1996-98, Detroit Red Wings
One of the most important results of the Summit Series of 1972 was a recognition by Canada and the Soviet Union that each nation had a distinct style of play, and in ensuing years each took styles from the other and incorporated them into their own game. For instance, Canada learned about puck movement while the Soviets learned about physical play. But there were other subtle examples, one of which was the Soviets' penchant for uniting their forward line and defence pairing into a cohesive five-man unit. It wasn't until a quarter of a century later, however, that this strategy was used in the NHL, and the distinction of making a successful go of it belongs to Detroit Red Wings coach Scotty Bowman.
When Bowman started coaching Detroit in 1993, he inherited a roster that quickly became among the top teams in the league. The team made it to the Stanley Cup finals in 1996, but the Wings were quickly dispatched by the Colorado Avalanche in four straight games. No matter. Bowman's team returned to the finals the next year, and this time it was the Wings who did the sweeping, of Philadelphia, in four straight games.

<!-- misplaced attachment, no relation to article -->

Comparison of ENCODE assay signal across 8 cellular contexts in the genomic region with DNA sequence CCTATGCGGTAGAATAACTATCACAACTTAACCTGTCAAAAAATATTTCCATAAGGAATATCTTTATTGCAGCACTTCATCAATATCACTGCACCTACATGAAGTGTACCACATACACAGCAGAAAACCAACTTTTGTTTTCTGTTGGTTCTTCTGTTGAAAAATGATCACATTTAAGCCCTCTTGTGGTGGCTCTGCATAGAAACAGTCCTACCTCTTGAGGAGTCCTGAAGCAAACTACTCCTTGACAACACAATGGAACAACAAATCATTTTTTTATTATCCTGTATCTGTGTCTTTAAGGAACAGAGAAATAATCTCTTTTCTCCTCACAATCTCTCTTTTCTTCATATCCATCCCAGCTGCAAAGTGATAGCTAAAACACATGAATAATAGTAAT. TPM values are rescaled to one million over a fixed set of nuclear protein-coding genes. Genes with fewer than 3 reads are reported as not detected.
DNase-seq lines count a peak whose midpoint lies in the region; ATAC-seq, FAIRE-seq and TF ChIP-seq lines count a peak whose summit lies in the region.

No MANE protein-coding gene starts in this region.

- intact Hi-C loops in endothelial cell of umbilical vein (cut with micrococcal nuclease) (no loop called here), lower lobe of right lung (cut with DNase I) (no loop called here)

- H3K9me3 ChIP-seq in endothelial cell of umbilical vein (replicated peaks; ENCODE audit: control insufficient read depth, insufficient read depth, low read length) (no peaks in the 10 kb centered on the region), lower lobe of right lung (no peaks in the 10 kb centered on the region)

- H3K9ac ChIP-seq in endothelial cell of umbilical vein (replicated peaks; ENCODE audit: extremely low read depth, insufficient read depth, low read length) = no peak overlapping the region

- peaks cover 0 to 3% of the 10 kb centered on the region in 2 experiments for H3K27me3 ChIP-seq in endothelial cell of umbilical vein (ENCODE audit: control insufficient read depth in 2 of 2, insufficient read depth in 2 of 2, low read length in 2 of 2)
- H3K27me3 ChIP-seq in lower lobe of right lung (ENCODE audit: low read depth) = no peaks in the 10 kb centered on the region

A large part of Detroit's success came from the Russian fivesome of defencemen Vyacheslav Fetisov and Vladimir Konstantinov and forwards Igor Larionov, Sergei Fedorov, and Slava Kozlov. The uniting of these five was inspired, to say the least. Bowman had two veterans in Fetisov and Larionov who were revered by the next generation of players, among whom the other three were the cream of the crop. Not only had all the players grown up under the Soviet system of hockey, the younger players were inspired by and motivated by their elders, and the veterans in turn acted as de facto coaches for their Soviet protégés.
The result was a Stanley Cup which was of historic significance as the wily Bowman took a page from the old Soviet playbook and used it in a modern way with a combination of old school and new school players. The political meaning of the coaching strategy was almost as important as the hockey results. Had Bowman used a five-man unit in 1972, he might have been branded a traitor. In 1997, he was called a genius.